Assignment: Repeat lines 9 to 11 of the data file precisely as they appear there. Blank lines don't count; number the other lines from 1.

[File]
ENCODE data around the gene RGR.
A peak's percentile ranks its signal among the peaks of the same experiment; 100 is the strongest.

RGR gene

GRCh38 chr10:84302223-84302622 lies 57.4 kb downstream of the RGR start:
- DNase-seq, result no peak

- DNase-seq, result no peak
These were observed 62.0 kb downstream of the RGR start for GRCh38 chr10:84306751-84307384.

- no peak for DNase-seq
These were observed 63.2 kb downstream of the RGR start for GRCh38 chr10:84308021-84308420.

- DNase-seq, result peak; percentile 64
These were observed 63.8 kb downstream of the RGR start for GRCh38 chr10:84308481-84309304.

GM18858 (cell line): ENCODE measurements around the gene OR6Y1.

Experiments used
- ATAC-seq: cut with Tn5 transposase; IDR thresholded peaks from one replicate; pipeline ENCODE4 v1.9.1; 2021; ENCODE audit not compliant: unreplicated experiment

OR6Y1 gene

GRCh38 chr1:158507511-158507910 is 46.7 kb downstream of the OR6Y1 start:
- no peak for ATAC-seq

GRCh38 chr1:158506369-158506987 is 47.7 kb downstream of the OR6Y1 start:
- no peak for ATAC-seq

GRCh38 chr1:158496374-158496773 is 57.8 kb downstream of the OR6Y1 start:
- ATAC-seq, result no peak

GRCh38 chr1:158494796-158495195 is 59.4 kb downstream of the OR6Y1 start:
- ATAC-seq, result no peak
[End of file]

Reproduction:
These were observed 63.2 kb downstream of the RGR start for GRCh38 chr10:84308021-84308420.

- DNase-seq, result peak; percentile 64
These were observed 63.8 kb downstream of the RGR start for GRCh38 chr10:84308481-84309304.